Three managers and two industry experts recently shared their observations about starting and managing liquid alt funds at Infovest21’s “Key Considerations in Launching a Liquid Alt Fund”.
Skyview Investment Advisors‘ Larry Chiarello advice: “Be flexible on the time line. If you think it will take 18 months, it will be more like 34 months. If you think it will cost X, It will be Y. If Plan A doesn’t work, have a Plan B….It’s not a linear decision tree but a feedback loop.”
For Chiarello, the first question is do we belong in this business? Are we committed? Liquid alts are not for everyone.
The second major decision is what strategy to offer. “My first inclination in 2010 was to do a global macro fund. However, many investors won’t understand what global macro is and it would therefore be hard to sell. So we went with long/short equity for our first fund. The positives of long/short equity are that it uses little leverage, doesn’t high turnover, uses small cap/mid cap, and it fits well in the ’40 Act space,” commented Chiarello. “Convert arb and managed futures don’t fit as neatly. Keep it simple!”
Dane Czaplicki of Long Short Advisors agrees that long/short equity belongs in the ’40 Act space especially if there is no leverage or derivatives. “It is something that investors understand. The majority of long/short equity hedge funds already meet ’40 Act restrictions, which is why there is so much fee pressure on the 2/20 model for these vanilla strategies.“
Bob Dorsey, co-founder and managing director of Ultimus Fund Solutions, agrees that not every strategy fits an open-ended fund. “Long/short, market neutral, multi-manager, managed futures, and funds of funds are the main strategies. Think about the strategy costs – the costs to run the fund e.g. advisory, custody etc. Some strategies fit well. Others don’t because of the strategy costs.”
Some strategies are expensive. “The SEC has made some of those expenses part of the expense table. You need to be able to explain to the financial planner that it is different from an operating expense. There is more to it than a management fee and operation expense. The fund accounting expense and custody expense is high. Those expenses impact the operating cost,” adds Dorsey.
Another major issue is which structure to use. Chiarello said they went with the series trust with the idea of moving to stand-alone as they got bigger.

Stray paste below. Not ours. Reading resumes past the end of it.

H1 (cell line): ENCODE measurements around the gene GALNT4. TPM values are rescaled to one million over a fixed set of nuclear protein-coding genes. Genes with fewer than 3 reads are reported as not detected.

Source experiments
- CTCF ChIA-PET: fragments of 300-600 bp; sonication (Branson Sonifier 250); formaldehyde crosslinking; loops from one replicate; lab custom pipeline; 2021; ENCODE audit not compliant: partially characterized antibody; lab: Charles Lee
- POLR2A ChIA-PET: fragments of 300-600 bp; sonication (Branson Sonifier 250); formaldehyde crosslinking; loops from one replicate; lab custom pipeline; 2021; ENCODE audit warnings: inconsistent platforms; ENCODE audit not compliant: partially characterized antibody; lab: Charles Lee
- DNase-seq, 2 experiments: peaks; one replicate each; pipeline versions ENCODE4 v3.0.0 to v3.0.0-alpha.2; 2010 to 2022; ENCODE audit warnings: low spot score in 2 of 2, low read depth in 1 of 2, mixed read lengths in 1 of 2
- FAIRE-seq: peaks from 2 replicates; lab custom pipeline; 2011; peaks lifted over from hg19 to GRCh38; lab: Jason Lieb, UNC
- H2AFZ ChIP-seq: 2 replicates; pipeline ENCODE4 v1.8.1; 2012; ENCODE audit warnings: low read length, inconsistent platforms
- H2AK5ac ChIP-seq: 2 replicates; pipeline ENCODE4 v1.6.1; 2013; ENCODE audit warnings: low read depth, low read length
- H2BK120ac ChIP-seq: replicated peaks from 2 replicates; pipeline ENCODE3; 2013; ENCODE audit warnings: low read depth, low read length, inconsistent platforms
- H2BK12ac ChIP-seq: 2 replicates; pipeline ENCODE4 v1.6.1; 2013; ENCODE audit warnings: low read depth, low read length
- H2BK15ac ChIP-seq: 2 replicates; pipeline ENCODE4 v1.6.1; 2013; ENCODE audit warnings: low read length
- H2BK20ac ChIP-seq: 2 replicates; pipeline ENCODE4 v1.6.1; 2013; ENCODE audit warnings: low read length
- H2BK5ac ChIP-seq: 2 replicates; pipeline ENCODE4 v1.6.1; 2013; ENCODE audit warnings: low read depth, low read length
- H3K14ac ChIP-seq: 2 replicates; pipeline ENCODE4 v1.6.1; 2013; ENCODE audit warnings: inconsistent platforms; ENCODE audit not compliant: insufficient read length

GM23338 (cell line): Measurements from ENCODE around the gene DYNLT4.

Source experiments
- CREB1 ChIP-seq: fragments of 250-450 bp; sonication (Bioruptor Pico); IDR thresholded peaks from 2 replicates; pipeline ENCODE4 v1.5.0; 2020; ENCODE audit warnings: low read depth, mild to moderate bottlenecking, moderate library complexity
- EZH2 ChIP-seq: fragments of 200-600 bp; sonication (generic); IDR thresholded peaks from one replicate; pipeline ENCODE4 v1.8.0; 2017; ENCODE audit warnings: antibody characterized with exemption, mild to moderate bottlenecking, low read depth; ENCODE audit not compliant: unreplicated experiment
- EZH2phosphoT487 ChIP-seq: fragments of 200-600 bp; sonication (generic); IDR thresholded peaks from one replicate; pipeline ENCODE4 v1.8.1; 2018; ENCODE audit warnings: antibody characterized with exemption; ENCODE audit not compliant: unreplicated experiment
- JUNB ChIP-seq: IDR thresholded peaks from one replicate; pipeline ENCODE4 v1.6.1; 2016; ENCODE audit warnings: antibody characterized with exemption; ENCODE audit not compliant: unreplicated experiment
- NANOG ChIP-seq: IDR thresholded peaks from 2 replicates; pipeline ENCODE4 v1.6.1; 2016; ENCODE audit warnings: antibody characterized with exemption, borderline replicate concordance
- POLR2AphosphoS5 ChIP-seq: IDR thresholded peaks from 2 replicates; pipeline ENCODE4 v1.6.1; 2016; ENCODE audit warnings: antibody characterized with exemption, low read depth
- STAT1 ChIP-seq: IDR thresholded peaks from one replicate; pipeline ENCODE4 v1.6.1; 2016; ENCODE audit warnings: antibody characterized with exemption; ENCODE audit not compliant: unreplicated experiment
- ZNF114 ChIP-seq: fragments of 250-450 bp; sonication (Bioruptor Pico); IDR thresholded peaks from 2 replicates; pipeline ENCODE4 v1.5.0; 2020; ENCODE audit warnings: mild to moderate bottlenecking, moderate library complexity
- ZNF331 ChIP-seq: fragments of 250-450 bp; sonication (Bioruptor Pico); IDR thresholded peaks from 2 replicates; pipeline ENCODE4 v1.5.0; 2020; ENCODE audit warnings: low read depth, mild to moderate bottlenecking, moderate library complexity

Czaplicki is an advocate of the advisor/sub-advisor route. “The fund provides a template of what long/short equity managers will look like in three to five years. The advisor/sub-advisor route takes a lot of onus off the money manager. As the advisor, we focus on the operational aspects of running the fund company, leaving them to focus entirely on investing on our client’s behalf.”
Czaplicki emphasizes the need to have good partners whether it is advisor/sub-advisor or vendors such as custodian, prime broker and administrator.
“When you launch a mutual fund, treat it like a business not just a product,” suggests Dorsey. Develop a five-year strategic business plan for the product and make sure to execute against the plan. Be sure to have the right partners in place to execute the business plan.”
Fees are another big issue. Performance fees aren’t allowed in a mutual fund but fulcrum fees are. Many hedge fund managers explore the concept. As an example, if the management fee is 1%, the fulcrum fee could go to 2% or down to 0%. Sometimes the increment is 25 basis points up and down, 50 basis points up and down.
“While permitted, our experience is the SEC doesn’t seem to like them. They can be difficult to calculate. Fund advisers find them hard to explain to some financial planners and advisers as a result of the required fee disclosure,” observes Dorsey.
Czaplicki said they looked at fulcrum fees and decided not to do it. “We settled on keeping things simple.“
Fee compression isn’t going away. Single manager funds have to come in under 2.0% while multi-manager fees have fallen over the past twelve months from as much as 3.0% to as little as 2.3%, observes Czaplicki. “No one will get away with more than 2% for long. With a single manager fund, the investment manager can control fees while in a multi-manager format they are at the mercy of the advisor/fund of funds.”
Czaplicki says they have seen multi-manager funds raise a lot of assets initially, but none has been able to sustain the growth. The investor is increasingly getting more educated and is weighing the pros/cons of fees versus performance. “Over time,” he says, “they will have more comfort with single manager funds which have lower fees as well as better performance than their multi-manager counterparts.”
Coming Soon – Part 2: Platforms, Distribution and Cannibalization